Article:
Since the launch of the Belt and Road Initiative in 2013 by the Chinese leader Xi Jinping and the Eastern Opening by the Prime Minister of Hungary, Viktor Orbán, economic and diplomatic cooperation between China and Hungary has increased significantly. However, the lack of transparency and the politically infused nature of this cooperation makes Hungary’s relationship with the EU difficult.
The role of the media is more important in politics than it was 20-30 years ago. Political parties and politicians are using the media all around the world to promote themselves, their ideology, and their aims. These actions made media post objective, which means that almost every media outlet is close to a political party, which, of course, doesn’t mean that they’re making propaganda.
As far as power goes, Hungarian Prime Minister Viktor Orbán cannot complain. His party, Fidesz recently won its 4th consecutive elections, with a supermajority no less.
The Hungarian education system is in an alarming state. Since the regime change in 1990, many both left-wing and right-wing governments tried to reform education; however, neither of those were successful.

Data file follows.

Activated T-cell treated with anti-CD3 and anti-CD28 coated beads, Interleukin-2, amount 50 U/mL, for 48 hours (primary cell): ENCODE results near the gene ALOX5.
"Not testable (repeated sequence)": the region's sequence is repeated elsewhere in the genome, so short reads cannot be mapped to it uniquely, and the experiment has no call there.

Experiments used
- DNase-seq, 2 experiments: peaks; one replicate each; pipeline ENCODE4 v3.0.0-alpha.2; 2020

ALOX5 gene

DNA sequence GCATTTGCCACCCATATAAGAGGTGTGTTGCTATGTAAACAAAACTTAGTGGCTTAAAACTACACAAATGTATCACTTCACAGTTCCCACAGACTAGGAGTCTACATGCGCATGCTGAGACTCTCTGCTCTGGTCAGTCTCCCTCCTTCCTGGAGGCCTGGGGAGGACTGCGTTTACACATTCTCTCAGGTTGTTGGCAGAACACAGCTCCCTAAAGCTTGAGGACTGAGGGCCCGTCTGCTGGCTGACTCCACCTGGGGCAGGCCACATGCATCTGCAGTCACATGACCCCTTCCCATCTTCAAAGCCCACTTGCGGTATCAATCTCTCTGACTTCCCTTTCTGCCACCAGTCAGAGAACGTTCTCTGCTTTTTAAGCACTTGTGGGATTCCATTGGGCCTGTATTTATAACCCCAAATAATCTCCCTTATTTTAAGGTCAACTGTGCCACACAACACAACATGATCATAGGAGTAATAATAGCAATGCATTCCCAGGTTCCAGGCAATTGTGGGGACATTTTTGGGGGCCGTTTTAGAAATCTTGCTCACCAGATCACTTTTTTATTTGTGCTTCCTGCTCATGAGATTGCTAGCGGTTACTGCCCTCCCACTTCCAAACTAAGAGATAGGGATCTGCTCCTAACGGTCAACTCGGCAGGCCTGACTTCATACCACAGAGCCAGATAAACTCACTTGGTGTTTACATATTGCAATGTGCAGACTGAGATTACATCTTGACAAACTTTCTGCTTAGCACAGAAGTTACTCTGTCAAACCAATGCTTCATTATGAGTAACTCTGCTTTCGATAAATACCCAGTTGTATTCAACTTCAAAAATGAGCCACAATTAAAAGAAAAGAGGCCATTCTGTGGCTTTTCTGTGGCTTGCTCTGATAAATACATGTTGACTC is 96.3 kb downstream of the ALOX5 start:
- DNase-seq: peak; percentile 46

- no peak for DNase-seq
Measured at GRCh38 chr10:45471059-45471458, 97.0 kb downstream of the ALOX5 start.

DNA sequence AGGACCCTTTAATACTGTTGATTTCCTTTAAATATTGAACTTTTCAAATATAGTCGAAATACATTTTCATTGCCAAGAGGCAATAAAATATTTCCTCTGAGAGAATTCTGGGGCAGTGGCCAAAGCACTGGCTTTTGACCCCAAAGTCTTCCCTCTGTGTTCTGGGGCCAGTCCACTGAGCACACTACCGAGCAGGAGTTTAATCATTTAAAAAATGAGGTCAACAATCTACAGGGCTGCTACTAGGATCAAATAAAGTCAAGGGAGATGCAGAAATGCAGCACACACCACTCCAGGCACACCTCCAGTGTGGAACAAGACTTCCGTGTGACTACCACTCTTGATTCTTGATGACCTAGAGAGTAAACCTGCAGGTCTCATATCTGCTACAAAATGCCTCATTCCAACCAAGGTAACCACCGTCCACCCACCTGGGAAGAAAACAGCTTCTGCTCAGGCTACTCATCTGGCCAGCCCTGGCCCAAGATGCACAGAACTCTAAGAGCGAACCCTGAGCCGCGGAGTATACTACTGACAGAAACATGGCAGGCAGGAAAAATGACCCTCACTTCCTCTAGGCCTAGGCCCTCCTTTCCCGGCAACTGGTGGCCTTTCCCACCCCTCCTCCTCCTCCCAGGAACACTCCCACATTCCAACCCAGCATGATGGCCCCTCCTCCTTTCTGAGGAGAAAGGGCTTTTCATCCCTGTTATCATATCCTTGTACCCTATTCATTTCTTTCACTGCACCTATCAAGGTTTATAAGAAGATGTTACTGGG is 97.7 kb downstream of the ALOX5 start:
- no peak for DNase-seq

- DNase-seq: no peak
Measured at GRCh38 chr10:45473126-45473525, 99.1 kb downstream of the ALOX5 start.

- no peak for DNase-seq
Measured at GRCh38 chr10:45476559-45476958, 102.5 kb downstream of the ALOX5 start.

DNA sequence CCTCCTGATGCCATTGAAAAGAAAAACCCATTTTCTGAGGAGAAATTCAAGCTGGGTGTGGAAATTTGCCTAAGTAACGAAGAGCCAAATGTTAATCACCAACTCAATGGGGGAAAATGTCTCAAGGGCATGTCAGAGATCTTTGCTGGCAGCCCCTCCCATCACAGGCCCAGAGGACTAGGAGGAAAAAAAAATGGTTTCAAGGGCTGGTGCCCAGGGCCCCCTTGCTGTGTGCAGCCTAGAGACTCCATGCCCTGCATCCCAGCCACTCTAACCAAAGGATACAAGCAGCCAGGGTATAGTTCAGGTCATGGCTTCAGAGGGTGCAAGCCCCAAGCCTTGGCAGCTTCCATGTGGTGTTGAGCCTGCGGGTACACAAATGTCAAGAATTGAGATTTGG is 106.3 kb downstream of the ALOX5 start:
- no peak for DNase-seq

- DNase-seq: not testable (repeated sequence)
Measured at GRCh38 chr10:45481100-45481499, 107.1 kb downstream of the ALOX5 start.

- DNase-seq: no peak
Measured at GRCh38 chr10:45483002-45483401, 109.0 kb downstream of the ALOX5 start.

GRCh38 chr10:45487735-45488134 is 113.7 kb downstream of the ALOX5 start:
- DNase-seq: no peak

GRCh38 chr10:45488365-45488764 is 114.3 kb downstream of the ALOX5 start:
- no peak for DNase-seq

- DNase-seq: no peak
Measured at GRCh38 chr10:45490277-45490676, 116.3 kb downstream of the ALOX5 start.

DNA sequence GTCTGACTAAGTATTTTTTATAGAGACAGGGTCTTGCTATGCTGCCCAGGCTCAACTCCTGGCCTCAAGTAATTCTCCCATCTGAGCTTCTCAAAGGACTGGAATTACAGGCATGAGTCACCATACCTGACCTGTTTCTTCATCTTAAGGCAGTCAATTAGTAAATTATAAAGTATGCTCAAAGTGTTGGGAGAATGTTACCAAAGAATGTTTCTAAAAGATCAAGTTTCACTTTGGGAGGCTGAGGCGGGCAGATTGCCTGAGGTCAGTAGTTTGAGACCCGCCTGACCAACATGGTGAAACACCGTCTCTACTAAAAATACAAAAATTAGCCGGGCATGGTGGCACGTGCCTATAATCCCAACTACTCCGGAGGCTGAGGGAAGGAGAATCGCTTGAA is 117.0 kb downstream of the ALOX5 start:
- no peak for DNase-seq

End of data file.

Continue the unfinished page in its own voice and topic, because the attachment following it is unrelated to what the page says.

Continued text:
There is an urgent need for stating that no one is less or more deserving of sympathy, support, and protection because of their physical proximity, skin color, or any other reason. This is a lesson we must learn from, an opportunity to reflect on our past mistakes.
Though Fidesz supported sanctions against Russia, the government is not allowing the transfer of lethal weapons through Hungarian territory to Ukraine. The narrative that Fidesz supports peace while the opposition supports war was completely false, nevertheless it worked.
In this episode of the Liberal Europe Podcast, Leszek Jażdżewski talks with Dr Péter Krekó about the forthcoming election to the National Assembly in Hungary, the possible outcomes in the current geopolitical situation, and their implications for the region.
We present you a selection of articles exploring the Hungarian economic conditions, media landscape, voter preferences as well as the challenges facing the united opposition in the run-up to the election.
Liberals support free higher education and there does not seem to be as much support for economic liberalism among liberals in Hungary. Culturally, it is interesting that many Hungarian liberals are conservative on issues such as homosexuality.